Beer in New Jersey: The Renaissance

The history of beer in New Jersey has at least six distinct stages:

  1. Birth of an industry. Mid 19th century breweries pop up in New Jersey cities created for the most part by the influx of German immigrants.
  2. The Heyday. Late 19th century and early 20th. 51 breweries are active in the state at the turn of the century.
  3. Budweiser plantProhibition. 1920-1933, it becomes a crime to brew beer, so beer brewing gets turned over to the criminals.
  4. The Big Brewer era. Mid 20th century the big breweries, Pabst, Rheingold, Ballantine, Krueger, are thriving.
  5. The Dark Ages. 1965-1995, corporate consolidation and the domination of a few national brands results in closure of all but one of New Jersey’s breweries, the Anheuser Busch facility in Newark.
  6. The Renaissance. 1995 to present.

Despite its history as a hub for beer brewing, New Jersey was late to the party as the rest of the country began to take an interest in locally brewed craft beers. Laws that prohibited the sale of beer where it was made and restrictions on who microbreweries could sell to, what they could sell and how they could sell it slowed the growth of the craft beer movement.  (See Beer in New Jersey: All the Laws We Never Followed)

The state didn’t have a brew pub until 1995 and it didn’t have a microbrewery until the following year. At the end of the 20th century, there were still only five: Climax, Flying Fish, High Point (Ramstein), Cricket Hill and River Horse.

Changes in the laws passed in 2012 finally opened up the state to an influx of new microbreweries. Today there are 38, and, according to New Jersey Craft Beer, there are an equal number of start-ups that are planned but not yet operational. According to the Brewers Association there were 0.5 microbreweries for every 100,000 adults 21 or over in the state in 2014. This compares to 1.3 and 1.5 in neighboring states New York and Pennsylvania, respectively. 67,000 barrels of craft beer were produced in 2014, ranking New Jersey as 34th among U.S. states.

Here are a few of New Jersey’s Renaissance breweries:

Climax Brewing Company, Rochelle Park

Climax BrewingNew Jersey’s first microbrewery was founded by the father and son team of Kurt and Dave Hoffmann. Dave got his start as a home brewer and is responsible for the design of the custom made equipment at the Roselle Park location. The first beer brewed by Climax in 1996 was an ESB (extra special bitter).  They still brew the ESB along with a Nut Brown Ale, IPA and Cream Ale. They also produce seasonal and limited edition brews.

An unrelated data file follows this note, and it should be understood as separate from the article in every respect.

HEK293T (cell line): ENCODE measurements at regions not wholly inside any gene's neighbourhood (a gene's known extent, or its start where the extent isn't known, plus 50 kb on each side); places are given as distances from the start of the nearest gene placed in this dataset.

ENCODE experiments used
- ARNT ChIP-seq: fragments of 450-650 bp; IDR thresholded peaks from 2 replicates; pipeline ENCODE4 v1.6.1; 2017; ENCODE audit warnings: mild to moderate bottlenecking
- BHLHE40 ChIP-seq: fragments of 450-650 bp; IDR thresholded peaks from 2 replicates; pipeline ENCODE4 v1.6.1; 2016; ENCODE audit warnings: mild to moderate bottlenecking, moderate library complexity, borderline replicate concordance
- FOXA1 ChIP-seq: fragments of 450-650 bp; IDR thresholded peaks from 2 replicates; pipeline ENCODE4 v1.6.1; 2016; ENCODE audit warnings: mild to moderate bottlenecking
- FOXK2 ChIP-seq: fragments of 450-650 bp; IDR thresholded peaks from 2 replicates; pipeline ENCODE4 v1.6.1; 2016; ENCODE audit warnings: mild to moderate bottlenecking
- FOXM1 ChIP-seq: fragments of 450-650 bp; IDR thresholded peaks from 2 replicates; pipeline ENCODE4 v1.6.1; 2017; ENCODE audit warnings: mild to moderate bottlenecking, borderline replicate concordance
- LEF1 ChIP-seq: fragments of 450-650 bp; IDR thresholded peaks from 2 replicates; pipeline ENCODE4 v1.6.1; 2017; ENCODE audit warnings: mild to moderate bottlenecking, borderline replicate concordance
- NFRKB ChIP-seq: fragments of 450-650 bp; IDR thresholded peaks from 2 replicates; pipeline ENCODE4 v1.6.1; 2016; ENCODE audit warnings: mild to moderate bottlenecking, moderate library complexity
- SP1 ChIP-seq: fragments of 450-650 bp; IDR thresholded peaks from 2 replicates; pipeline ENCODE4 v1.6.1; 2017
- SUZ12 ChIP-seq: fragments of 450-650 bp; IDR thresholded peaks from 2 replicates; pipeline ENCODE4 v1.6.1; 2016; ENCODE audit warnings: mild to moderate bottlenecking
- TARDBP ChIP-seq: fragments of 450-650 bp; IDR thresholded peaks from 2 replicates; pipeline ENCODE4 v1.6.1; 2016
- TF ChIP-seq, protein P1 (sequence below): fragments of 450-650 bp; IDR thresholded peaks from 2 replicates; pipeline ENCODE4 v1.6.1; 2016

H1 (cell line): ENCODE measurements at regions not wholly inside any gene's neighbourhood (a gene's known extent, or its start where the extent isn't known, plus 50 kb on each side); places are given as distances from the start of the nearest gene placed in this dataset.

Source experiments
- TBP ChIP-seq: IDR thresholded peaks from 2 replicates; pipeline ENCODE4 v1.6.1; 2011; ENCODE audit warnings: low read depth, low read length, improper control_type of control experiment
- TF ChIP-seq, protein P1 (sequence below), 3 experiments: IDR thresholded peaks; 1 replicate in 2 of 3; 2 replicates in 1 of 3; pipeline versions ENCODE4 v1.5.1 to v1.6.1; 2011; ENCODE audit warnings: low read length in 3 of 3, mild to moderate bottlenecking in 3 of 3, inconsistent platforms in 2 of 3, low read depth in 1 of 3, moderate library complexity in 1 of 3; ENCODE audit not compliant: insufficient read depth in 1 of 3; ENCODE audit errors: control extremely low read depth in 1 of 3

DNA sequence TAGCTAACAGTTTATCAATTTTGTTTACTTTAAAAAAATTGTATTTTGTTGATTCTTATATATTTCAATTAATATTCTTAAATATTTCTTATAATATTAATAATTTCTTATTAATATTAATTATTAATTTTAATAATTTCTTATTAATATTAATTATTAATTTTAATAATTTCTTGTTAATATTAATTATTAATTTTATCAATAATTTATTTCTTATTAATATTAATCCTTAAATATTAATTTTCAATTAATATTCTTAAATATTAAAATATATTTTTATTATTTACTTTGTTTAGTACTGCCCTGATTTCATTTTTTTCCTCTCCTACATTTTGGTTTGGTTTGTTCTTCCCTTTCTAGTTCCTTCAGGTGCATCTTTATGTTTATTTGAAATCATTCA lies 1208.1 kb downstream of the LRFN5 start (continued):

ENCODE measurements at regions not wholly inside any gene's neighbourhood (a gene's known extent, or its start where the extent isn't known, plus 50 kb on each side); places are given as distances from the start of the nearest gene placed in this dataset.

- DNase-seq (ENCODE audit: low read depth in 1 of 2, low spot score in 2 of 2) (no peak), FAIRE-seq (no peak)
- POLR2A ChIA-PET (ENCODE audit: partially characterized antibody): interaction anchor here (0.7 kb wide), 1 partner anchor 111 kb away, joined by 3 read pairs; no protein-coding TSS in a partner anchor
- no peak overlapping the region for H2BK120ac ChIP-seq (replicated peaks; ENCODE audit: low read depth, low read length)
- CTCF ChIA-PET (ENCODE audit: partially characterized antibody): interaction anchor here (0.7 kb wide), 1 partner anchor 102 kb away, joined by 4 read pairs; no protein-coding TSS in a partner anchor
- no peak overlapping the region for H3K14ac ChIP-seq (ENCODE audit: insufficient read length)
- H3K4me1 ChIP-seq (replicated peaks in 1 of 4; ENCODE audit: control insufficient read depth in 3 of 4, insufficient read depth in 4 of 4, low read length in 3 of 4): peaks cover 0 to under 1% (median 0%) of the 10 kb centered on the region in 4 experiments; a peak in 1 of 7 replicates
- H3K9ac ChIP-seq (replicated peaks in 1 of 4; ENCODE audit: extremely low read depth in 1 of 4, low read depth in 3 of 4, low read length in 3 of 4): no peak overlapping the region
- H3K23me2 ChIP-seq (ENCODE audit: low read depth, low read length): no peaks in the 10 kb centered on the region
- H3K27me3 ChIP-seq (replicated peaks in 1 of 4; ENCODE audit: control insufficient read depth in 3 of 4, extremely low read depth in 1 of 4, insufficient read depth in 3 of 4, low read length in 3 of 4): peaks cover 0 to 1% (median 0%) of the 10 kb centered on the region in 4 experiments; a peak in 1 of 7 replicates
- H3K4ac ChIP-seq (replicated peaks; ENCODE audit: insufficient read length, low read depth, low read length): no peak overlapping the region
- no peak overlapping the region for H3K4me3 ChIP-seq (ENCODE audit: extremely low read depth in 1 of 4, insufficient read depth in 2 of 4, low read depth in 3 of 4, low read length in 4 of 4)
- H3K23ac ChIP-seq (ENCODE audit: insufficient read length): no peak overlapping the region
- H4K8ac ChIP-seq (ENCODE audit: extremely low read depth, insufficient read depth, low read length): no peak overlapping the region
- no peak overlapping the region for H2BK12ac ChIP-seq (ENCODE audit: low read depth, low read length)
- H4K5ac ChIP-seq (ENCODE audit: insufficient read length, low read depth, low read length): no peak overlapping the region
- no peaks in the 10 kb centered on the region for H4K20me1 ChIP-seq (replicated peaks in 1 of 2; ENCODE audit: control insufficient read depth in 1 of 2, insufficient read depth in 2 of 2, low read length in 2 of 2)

Flying Fish Brewing Co., Somerdale

FU SandyOne of my favorites and probably now the largest and most successful of New Jersey microbreweries.  Flying Fish started online as a virtual brewery in 1995 then opened its doors in its original location in Cherry Hill the following year. True to its New Jersey roots, some Flying Fish beers are named after exit numbers on the New Jersey Turnpike. Exit 4, which is the exit you would take to go to Somerdale, is brilliant, but it’s a triple so if you have a few of these you probably aren’t going to do much else. After Hurricane Sandy hit New Jersey in 2012, Flying Fish issued a limited edition brew FU Sandy which was used as a fundraiser for hurricane relief efforts. The brewery donated about $75,000. Flying Fish also prides itself on its commitment to sustainability, describing its operation as a “showcase for recycling, reuse and conservation.”

High Point  Brewing Company, Butler

Brewers of Ramstein beers, another of my favorites. In fact this is where I go when I want to fill my growlers with fresh beer. That is partly because it’s not too far away (although not the closest microbrewery). But it is also because they make wheats and lagers, which are my preferred brews. These are German style beers using ingredients imported from Bavaria. The name Ramstein comes from a town in Germany. They’ve been around since 1996. They recently renovated and expanded their tasting room in the old rubber factory where the brewery is housed.. The plant was closed by Amerace in 1974. That closing eliminated the biggest employer in Butler, N.J., and heralded hard times for this gritty, blue-collar town. The fact that Ramstein, and other tenants, have taken space in the old Amerace plant is a sign of revival for Butler, just as the existence of microbreweries like Ramstein are a sign of revival of the beer industry in New Jersey.

Magnify Brewing Company, Fairfield

Magnify is an example of the recent explosion in microbreweries throughout the state. It opened earlier this year. Magnify was founded by Eric Ruta, a New Jerseyan who headed off to Bates College in Maine. There he was introduced to the craft brewing scene in Portland and upon graduation came home to start this brewery in Fairfield. Some of Magnify’s beers are a bit hoppy for my taste but I am a fan of their Black Wheat. They also have a great tasting room. Like many of new microbrewers, Magnify is an environmentally conscious operation. That includes donating used grain to farmers.

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2 Responses to Beer in New Jersey: The Renaissance

  1. thegreyeye says:

    I read so much about new Jersey in Harlan coben books, hope to go there one day


  2. I like the Flying Fish Brew after Sandy. It shows ties to the community. If more businesses operated that way–maybe our communities would be stronger. Hope that Butler continues its resurgence. There are a number of areas around Pittsburgh that could use the same influx of new.

    Liked by 1 person

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